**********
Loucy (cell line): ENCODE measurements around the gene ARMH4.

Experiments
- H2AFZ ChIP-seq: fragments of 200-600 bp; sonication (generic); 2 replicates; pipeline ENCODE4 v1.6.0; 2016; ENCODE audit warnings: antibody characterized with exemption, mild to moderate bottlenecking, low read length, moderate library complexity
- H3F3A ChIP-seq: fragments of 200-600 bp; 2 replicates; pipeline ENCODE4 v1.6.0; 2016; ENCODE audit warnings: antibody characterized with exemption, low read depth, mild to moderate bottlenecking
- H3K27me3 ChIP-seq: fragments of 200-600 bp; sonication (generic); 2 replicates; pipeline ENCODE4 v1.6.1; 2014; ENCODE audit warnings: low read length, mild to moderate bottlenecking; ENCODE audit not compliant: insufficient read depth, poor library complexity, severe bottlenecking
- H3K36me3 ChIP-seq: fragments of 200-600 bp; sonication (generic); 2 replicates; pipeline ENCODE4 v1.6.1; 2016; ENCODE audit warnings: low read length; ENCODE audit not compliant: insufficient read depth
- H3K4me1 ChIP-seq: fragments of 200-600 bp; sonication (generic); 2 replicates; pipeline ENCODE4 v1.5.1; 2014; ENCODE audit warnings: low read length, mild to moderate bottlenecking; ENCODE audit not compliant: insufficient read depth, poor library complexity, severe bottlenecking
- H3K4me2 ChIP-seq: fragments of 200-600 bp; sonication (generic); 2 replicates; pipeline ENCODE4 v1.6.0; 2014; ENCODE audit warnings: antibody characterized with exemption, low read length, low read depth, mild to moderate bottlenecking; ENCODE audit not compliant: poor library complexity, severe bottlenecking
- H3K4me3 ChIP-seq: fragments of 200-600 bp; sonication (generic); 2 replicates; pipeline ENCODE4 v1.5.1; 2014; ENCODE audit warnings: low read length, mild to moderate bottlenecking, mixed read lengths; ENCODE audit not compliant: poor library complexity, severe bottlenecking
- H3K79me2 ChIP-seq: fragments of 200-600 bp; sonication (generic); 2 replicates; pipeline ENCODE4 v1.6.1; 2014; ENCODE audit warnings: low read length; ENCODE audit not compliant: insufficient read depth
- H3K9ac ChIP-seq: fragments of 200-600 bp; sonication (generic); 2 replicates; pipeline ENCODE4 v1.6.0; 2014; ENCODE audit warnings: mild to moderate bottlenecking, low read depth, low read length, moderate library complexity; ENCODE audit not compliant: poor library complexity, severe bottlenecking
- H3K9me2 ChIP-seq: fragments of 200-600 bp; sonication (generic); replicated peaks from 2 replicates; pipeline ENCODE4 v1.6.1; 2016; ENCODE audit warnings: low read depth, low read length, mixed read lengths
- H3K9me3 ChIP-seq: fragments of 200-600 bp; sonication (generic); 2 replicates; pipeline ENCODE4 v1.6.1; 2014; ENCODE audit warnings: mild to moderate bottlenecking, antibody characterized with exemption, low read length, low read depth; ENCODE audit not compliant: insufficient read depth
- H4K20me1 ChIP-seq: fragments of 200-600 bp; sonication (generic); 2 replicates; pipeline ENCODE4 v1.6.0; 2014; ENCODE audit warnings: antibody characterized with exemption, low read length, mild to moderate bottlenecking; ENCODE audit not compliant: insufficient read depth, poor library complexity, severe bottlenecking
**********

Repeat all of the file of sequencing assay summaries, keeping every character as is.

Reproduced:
Loucy (cell line): ENCODE measurements around the gene ARMH4.

Experiments
- H2AFZ ChIP-seq: fragments of 200-600 bp; sonication (generic); 2 replicates; pipeline ENCODE4 v1.6.0; 2016; ENCODE audit warnings: antibody characterized with exemption, mild to moderate bottlenecking, low read length, moderate library complexity
- H3F3A ChIP-seq: fragments of 200-600 bp; 2 replicates; pipeline ENCODE4 v1.6.0; 2016; ENCODE audit warnings: antibody characterized with exemption, low read depth, mild to moderate bottlenecking
- H3K27me3 ChIP-seq: fragments of 200-600 bp; sonication (generic); 2 replicates; pipeline ENCODE4 v1.6.1; 2014; ENCODE audit warnings: low read length, mild to moderate bottlenecking; ENCODE audit not compliant: insufficient read depth, poor library complexity, severe bottlenecking
- H3K36me3 ChIP-seq: fragments of 200-600 bp; sonication (generic); 2 replicates; pipeline ENCODE4 v1.6.1; 2016; ENCODE audit warnings: low read length; ENCODE audit not compliant: insufficient read depth
- H3K4me1 ChIP-seq: fragments of 200-600 bp; sonication (generic); 2 replicates; pipeline ENCODE4 v1.5.1; 2014; ENCODE audit warnings: low read length, mild to moderate bottlenecking; ENCODE audit not compliant: insufficient read depth, poor library complexity, severe bottlenecking
- H3K4me2 ChIP-seq: fragments of 200-600 bp; sonication (generic); 2 replicates; pipeline ENCODE4 v1.6.0; 2014; ENCODE audit warnings: antibody characterized with exemption, low read length, low read depth, mild to moderate bottlenecking; ENCODE audit not compliant: poor library complexity, severe bottlenecking
- H3K4me3 ChIP-seq: fragments of 200-600 bp; sonication (generic); 2 replicates; pipeline ENCODE4 v1.5.1; 2014; ENCODE audit warnings: low read length, mild to moderate bottlenecking, mixed read lengths; ENCODE audit not compliant: poor library complexity, severe bottlenecking
- H3K79me2 ChIP-seq: fragments of 200-600 bp; sonication (generic); 2 replicates; pipeline ENCODE4 v1.6.1; 2014; ENCODE audit warnings: low read length; ENCODE audit not compliant: insufficient read depth
- H3K9ac ChIP-seq: fragments of 200-600 bp; sonication (generic); 2 replicates; pipeline ENCODE4 v1.6.0; 2014; ENCODE audit warnings: mild to moderate bottlenecking, low read depth, low read length, moderate library complexity; ENCODE audit not compliant: poor library complexity, severe bottlenecking
- H3K9me2 ChIP-seq: fragments of 200-600 bp; sonication (generic); replicated peaks from 2 replicates; pipeline ENCODE4 v1.6.1; 2016; ENCODE audit warnings: low read depth, low read length, mixed read lengths
- H3K9me3 ChIP-seq: fragments of 200-600 bp; sonication (generic); 2 replicates; pipeline ENCODE4 v1.6.1; 2014; ENCODE audit warnings: mild to moderate bottlenecking, antibody characterized with exemption, low read length, low read depth; ENCODE audit not compliant: insufficient read depth
- H4K20me1 ChIP-seq: fragments of 200-600 bp; sonication (generic); 2 replicates; pipeline ENCODE4 v1.6.0; 2014; ENCODE audit warnings: antibody characterized with exemption, low read length, mild to moderate bottlenecking; ENCODE audit not compliant: insufficient read depth, poor library complexity, severe bottlenecking